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He had a few drinks when celebrating birthdays, weddings, anniversaries and watching football games.
He looked back on photos from a couple of years earlier, and noticed how thinner his face appeared back then.
I was at the South by Southwest festival and was feeling particularly sluggish after another night of drinking.
I decided then and there to see if I could go 30 days alcohol-free. It was simply a personal bet with myself to test my self-discipline. I didn’t plan to go more than 30 days. But I eventually would.
The first two weeks were hard. I went out with friends and ordered water or diet coke and they’d give me a hard time. “You’re un-Australian!” they’d say to me.
I had more money in the bank balance, my skin looked considerably better and I actually enjoyed getting out of bed early morning to exercise.
So I said to myself, “Bugger it. I feel great. I’ll just keep going and see how far I can go.” Little did I know just how far I would go.
After 60 days, I craved a cold beer. Or a red wine. Or a Bombay Sapphire gin and tonic with a dash of lime.
When it was hot outside, I started dreaming, “I would smash an ice cold beer right now!” But I breathed deeply, downed a diet coke or water and the feeling passed.
After three months, I felt terrific. I’d dropped a few more pounds of fat and was starting to put on some lean muscle in the gym. People were complimenting me on how good I looked.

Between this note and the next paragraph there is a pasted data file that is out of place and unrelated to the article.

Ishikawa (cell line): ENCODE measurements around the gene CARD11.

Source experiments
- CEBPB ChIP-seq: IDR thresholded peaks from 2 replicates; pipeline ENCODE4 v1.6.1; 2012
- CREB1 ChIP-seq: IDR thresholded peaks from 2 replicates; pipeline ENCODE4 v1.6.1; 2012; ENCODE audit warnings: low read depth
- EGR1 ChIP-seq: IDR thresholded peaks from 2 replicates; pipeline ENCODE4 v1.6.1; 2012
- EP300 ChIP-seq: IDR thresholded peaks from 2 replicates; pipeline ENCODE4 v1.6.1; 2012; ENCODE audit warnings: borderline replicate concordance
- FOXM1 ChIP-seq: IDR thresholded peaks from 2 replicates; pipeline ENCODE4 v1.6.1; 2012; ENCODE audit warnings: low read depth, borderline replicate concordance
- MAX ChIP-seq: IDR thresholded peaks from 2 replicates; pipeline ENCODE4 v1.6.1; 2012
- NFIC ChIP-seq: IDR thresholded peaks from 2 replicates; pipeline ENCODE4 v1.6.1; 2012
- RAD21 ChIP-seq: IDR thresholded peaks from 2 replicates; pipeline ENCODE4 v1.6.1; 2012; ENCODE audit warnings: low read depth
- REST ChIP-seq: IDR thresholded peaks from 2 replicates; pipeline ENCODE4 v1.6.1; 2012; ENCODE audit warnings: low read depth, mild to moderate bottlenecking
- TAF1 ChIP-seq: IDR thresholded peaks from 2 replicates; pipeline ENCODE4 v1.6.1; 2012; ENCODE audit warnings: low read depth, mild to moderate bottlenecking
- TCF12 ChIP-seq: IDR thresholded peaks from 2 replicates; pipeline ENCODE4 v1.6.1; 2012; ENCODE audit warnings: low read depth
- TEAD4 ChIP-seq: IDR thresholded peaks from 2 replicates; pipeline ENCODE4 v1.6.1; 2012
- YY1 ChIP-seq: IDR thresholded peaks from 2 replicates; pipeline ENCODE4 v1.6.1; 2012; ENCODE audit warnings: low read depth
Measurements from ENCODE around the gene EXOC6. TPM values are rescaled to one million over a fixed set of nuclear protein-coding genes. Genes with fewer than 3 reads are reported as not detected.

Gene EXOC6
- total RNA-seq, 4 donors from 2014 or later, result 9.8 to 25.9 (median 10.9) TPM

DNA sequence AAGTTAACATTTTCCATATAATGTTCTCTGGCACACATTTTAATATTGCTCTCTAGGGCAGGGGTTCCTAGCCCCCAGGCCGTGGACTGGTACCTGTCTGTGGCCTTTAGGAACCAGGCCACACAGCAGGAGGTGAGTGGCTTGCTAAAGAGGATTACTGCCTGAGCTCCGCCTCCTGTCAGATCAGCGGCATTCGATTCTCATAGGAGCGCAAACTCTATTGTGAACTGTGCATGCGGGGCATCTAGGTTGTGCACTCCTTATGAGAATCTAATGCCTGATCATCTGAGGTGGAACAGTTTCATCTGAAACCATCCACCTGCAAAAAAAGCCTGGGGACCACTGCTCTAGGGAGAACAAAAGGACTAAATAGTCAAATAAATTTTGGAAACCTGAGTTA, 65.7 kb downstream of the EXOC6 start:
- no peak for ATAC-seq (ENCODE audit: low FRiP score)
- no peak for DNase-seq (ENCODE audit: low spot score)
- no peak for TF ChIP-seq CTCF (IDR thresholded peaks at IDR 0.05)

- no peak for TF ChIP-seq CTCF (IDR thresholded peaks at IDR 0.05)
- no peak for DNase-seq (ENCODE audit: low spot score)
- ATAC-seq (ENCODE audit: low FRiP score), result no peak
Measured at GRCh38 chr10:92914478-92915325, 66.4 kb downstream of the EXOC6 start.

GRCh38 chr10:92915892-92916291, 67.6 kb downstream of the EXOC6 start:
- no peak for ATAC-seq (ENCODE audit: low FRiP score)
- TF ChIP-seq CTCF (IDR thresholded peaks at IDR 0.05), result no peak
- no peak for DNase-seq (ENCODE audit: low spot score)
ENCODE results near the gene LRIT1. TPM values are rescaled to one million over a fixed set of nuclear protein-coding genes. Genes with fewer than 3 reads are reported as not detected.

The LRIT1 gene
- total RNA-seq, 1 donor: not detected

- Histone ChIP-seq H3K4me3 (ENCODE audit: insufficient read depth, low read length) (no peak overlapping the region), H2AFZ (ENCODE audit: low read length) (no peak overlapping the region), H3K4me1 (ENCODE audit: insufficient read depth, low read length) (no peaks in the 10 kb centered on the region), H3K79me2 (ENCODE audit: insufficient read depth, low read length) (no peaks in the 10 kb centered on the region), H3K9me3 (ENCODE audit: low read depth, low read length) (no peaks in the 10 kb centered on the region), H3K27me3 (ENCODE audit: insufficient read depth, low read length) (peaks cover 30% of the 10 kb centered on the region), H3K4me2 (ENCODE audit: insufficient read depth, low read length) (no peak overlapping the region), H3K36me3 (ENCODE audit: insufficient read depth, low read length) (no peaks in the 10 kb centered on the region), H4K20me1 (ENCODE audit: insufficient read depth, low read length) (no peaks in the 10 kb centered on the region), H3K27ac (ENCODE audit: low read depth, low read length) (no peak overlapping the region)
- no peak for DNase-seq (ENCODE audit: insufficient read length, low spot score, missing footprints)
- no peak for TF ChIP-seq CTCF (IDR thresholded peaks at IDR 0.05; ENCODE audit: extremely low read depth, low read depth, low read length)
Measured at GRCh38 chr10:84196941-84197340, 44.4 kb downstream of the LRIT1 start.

I also realized that despite not drinking, I was still managing to have wildly entertaining nights out – even with my drunken friends slurring their words around me. Conversations with women became much more interesting.
When I told women I wasn’t drinking, far from them thinking I was an alcoholic in recovery, they actually told me they were impressed with my self-discipline. “Beautiful,” I thought. “I can stop drinking and still be fun, entertaining and attractive to women.”
Guys were always suspicious of my story, though. They always thought I was a recovering alcoholic who “obviously” had a problem. I just smiled.
Between three and six months I was in the zone. I felt energetic and healthy and I actually started to thrive on telling people I had temporarily stopped drinking.
But many people – particularly guys – still challenged me. They called me a “Pussy!” Or said to me, “Just have one!” Or “An Aussie that doesn’t drink?!?! F$%k off!”
I just laughed, pointed to my head and gave them my stock response, “I’m too strong in mind!” Some idiots even tried to secretly slip vodka into my soda. I had to make a point of always sniffing before drinking if they’d ordered for me.
Six to 12 months was fairly easy to be honest. And this is where I noticed the most dramatic changes.
More opportunities – like an ESPN audition to host SportsCenter – came my way. When it did, I was clear in mind, energetic, and seized the opportunity. I ended up getting that gig and hosted SportsCenter for two years.
I did, however, find I got tired at night time and went to sleep earlier. Listen, I could still burn the midnight oil until 5am during my sobriety. But I found I didn’t really want to. I felt like nothing that good really happened after 1am anyway.
So I would party hard – alcohol-free – until 1am. Most people who just met me weren’t even ever aware I wasn’t drinking. I could still be the life of the party with nobody even… Read more…